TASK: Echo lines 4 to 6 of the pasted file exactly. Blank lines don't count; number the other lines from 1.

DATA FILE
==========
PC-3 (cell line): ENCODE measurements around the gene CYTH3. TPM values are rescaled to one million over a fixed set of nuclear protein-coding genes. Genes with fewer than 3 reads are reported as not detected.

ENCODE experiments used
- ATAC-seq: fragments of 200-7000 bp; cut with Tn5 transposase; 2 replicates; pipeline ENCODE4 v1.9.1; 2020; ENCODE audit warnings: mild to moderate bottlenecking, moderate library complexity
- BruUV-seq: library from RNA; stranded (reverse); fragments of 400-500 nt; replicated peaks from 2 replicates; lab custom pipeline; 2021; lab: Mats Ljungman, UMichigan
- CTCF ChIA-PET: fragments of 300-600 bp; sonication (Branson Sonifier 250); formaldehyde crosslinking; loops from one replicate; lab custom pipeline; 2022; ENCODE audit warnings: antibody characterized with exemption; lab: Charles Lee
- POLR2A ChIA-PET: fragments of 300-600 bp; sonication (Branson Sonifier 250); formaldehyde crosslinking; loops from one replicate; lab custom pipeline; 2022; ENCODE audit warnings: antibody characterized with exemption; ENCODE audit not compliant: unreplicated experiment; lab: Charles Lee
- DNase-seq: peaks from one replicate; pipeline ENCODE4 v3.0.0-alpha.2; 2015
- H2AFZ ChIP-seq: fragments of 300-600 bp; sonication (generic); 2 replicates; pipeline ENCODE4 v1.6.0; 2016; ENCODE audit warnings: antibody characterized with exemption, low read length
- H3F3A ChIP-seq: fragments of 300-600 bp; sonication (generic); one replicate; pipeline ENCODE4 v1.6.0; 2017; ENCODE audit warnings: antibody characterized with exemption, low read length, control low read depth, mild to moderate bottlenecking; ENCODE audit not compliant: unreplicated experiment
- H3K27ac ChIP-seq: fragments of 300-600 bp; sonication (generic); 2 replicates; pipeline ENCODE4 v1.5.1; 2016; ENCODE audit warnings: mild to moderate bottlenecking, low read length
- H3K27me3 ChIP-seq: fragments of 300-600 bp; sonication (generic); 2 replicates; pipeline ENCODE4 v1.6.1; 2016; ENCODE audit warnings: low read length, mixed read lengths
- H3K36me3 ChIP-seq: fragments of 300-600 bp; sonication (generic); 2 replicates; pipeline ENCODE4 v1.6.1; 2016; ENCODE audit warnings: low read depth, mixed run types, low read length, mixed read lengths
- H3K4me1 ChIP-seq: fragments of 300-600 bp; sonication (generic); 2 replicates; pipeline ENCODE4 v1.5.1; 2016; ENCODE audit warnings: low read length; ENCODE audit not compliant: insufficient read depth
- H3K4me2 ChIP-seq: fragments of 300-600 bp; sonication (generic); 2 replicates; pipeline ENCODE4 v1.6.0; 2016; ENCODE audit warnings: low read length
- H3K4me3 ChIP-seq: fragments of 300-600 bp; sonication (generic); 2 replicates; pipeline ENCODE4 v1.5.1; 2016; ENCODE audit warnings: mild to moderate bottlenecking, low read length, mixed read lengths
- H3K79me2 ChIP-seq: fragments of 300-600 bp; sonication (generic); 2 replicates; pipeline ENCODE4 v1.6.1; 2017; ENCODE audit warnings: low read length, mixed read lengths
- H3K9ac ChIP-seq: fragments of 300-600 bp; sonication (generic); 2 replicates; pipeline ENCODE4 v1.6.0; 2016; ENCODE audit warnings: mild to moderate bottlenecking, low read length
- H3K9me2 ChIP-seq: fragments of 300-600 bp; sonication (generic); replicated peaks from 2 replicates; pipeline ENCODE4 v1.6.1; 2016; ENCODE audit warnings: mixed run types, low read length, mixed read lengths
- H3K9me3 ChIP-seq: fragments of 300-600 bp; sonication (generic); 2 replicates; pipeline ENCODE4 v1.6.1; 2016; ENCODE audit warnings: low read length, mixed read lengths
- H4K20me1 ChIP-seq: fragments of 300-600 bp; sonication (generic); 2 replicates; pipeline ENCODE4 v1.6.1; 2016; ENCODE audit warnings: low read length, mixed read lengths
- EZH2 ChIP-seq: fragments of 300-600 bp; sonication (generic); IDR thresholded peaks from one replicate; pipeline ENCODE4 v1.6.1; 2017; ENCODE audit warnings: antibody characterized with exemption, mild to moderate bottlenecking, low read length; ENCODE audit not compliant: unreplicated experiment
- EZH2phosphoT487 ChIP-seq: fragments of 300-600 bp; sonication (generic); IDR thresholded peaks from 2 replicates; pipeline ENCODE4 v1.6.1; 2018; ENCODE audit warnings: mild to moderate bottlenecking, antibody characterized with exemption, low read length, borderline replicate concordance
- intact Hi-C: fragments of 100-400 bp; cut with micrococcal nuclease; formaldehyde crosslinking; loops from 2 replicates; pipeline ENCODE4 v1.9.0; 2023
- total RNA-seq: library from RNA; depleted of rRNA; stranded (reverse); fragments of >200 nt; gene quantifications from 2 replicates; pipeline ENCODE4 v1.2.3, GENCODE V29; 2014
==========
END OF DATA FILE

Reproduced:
- BruUV-seq: library from RNA; stranded (reverse); fragments of 400-500 nt; replicated peaks from 2 replicates; lab custom pipeline; 2021; lab: Mats Ljungman, UMichigan
- CTCF ChIA-PET: fragments of 300-600 bp; sonication (Branson Sonifier 250); formaldehyde crosslinking; loops from one replicate; lab custom pipeline; 2022; ENCODE audit warnings: antibody characterized with exemption; lab: Charles Lee
- POLR2A ChIA-PET: fragments of 300-600 bp; sonication (Branson Sonifier 250); formaldehyde crosslinking; loops from one replicate; lab custom pipeline; 2022; ENCODE audit warnings: antibody characterized with exemption; ENCODE audit not compliant: unreplicated experiment; lab: Charles Lee